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Setting Up Ubuntu

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January 24, 2011 2:20:09 AM

Hey all

So I've given up on Windows for the time being and want to go back to using Linux as my main O/S. I've chosen to use Ubuntu 10.10 because a few of my friends have been praising it for quite a while. I've just got a few questions prior to the migration:

First off, my hardware. I'm strapped for cash right now (currently in school) so I'm using a computer I built from spare parts. I've got an AMD Athlon 64 3200+ processor running 2gigs of ram. For harddrive I've got a choice between three: 500gb Wester Digital Caviar GP, 320gb Seagate Momentus (old laptop drive), or 120gb Seagate (old laptop drive). Will Ubuntu 64 bit run okay on a single core with only 2gb ram, or should I amp up the RAM before going 64? What harddrive should I go for (I'm thinking of the 500gb because of the Intellipower and it's the only actual desktop HDD)? I've also got a 256mb GeForce 7900 GS, just to let ya know.

I'm going to school for a degree in Computer Information Systems, Cisco focused so I'm in all network and admin classes. I'd like to set a server up to test things on while I'm working on projects. I chose Ubuntu because when I was younger I had a great server set up through Ubuntu Server Edition. What I'm wondering is if anyone thinks setting up an FTP, HTTP, and SSH server would horribly hinder normal desktop usage performance. None of those services would be used by anyone, but me, and only for testing purposes, nothing serious.

Now you're probably asking yourself 'Why's this COMPUTER major asking such silly questions?' Well there's a reason for this and it's kinda twofold. Growing up I learned how to service Windows computers only, so I know how hardware runs in compatibility with Windows systems, not Linux. I know Linux uses hardware resources differently, which brings me to my next point which is time. I have very little of it seeing as to my full class load and rigorous work/homework schedule. I don't have time to test everything I want on each HDD or with different settings. I would prefer the smartest estimated answer so I can get this setup and back on my feet.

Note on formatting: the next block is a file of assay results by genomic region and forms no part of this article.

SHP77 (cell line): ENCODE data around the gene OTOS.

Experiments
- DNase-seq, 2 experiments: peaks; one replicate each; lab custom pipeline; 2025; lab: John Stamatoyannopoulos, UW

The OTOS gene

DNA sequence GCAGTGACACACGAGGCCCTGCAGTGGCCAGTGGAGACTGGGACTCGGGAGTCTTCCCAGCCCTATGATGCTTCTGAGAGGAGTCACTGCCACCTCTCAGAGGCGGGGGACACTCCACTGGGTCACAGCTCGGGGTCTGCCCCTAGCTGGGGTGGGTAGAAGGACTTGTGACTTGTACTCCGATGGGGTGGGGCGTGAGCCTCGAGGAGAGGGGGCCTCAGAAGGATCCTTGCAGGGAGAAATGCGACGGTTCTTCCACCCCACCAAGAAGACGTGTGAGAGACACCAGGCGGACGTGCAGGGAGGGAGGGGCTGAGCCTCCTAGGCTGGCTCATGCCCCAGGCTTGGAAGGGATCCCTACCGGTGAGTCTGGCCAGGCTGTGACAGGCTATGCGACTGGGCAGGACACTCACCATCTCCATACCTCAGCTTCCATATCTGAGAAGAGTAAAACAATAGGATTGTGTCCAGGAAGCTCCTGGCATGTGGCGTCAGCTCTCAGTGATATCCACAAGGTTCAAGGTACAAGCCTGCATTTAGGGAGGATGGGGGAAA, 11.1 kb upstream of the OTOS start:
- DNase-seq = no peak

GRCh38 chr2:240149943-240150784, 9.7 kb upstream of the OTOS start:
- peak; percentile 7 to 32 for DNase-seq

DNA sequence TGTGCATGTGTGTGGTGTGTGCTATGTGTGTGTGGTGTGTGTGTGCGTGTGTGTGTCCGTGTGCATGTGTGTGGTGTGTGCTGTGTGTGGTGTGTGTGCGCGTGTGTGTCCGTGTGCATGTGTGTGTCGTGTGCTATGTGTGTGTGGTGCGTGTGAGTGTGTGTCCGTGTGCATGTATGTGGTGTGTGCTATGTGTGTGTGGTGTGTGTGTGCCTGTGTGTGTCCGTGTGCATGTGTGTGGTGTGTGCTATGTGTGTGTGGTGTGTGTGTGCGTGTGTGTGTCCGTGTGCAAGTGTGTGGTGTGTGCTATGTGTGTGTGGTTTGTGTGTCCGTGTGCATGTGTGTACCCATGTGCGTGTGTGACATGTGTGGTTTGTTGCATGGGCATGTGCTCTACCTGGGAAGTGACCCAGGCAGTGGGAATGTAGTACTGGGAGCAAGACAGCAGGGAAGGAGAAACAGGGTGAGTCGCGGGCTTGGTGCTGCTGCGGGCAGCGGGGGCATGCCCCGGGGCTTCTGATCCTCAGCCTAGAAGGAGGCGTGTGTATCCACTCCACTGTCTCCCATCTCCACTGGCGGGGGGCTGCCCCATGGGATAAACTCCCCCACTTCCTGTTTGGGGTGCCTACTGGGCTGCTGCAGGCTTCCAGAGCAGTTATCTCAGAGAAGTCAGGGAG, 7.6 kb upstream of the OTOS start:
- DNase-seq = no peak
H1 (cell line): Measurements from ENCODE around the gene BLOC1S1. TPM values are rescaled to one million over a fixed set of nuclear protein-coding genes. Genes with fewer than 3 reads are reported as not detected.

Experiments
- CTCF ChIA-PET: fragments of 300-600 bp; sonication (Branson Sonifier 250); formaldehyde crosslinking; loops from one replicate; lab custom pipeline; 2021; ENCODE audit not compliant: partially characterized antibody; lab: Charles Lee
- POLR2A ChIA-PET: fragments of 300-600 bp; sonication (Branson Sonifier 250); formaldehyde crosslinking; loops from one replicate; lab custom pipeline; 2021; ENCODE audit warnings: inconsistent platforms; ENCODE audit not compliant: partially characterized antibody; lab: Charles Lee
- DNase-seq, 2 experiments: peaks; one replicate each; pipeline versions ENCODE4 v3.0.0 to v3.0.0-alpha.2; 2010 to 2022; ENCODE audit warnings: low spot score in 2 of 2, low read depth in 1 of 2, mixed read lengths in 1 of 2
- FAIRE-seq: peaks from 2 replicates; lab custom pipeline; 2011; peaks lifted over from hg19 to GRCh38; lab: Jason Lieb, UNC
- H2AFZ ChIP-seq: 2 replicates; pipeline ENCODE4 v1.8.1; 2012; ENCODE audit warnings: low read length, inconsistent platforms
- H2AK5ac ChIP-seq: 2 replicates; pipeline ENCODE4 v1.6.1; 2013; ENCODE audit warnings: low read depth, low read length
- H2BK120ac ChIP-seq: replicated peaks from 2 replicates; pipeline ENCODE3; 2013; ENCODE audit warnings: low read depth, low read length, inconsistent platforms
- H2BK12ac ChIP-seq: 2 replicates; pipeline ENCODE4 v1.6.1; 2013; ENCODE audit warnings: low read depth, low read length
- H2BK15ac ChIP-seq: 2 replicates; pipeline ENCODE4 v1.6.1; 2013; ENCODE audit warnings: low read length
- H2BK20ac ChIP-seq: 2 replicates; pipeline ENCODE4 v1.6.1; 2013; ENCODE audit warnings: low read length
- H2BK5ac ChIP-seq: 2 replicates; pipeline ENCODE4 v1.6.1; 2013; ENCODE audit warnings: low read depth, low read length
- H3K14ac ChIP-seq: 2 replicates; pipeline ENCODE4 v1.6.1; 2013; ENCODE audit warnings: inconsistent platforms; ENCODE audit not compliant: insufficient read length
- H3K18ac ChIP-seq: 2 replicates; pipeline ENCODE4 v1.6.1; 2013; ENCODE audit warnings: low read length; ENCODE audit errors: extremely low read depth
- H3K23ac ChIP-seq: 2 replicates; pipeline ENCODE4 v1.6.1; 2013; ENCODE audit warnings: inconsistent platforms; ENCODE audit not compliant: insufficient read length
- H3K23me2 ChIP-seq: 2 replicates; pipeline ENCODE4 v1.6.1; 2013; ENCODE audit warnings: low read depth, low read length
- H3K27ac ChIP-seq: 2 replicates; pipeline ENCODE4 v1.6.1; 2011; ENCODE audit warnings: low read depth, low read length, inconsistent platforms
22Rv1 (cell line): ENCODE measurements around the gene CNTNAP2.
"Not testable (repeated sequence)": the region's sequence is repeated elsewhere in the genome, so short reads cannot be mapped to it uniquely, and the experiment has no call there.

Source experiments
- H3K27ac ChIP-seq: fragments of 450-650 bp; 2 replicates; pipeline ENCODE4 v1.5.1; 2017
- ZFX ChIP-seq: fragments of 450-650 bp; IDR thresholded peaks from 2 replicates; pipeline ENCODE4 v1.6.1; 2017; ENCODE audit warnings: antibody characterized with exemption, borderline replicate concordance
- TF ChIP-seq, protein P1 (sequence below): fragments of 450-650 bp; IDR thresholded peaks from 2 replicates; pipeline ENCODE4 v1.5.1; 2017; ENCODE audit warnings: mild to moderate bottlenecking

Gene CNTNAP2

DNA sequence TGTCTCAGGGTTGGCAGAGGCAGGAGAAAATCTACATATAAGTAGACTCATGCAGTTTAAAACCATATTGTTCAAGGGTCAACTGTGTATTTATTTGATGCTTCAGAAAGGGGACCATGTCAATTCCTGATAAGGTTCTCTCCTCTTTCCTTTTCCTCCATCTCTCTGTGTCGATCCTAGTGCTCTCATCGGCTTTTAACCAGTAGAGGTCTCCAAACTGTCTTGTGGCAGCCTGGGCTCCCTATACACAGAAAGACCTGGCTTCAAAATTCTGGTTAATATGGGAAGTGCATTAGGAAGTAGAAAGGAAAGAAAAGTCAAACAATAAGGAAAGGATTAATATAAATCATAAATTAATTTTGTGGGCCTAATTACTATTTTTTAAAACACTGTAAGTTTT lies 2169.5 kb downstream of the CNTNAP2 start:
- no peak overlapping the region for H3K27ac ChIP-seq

I sincerely appreciate any serious advice anyone can give me. I just want to get this setup so I can start running some tests for the 20 page paper I need to start.

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January 24, 2011 6:47:57 AM

In my experience Ubuntu (or any other Linux) will run just fine on your machine as is including running those three servers. None of them will be heavy on RAM. I would use the 500 GB desktop drive. 2GB RAM is plenty and your processor and video card are well supported.

Given your time constraints Ubuntu should be a good choice, being straightforward to set up and having plenty of on-line support. In the unlikely event that you do have any problems, Mandriva is another choice which seems to be compatible with practically any hardware.

I'd always advise trying a Live CD of your chosen distribution first, before going to the trouble of an install, just to make sure that it is happy with your hardware. But I would be surprised if you ran into any problems.
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January 24, 2011 7:02:55 AM

Everything should go smoothly as far as the installation, and your proposed rig should have no issues running what you're wanting off of it.
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January 24, 2011 11:36:31 AM

I'm running all of those services and more on a P4 1.5ghz with 256mb pc-100 ram and an 80gb hard drive. Your machine is plenty strong enough to run circles around your previous windows install, even with those 'extra' services running.

IF your really concerned with the resources being used by those services, you can use xinetd to frontend them. What it does is listen to the sockets used, and when a conneciton attempt is made it starts the daemon process for that server as needed. That way you don't have every server in memory stalled waiting to be used. _I_ don't think it'll be nessecary, and it'll be more work to setup, but if your paranoid that's a good solution for ya.
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January 25, 2011 3:46:15 PM

Got everything desktop-wise setup yesterday. Also got my SSH setup so when I get some free time at work I can start setting up my server services.

Thanks for the input, guys!
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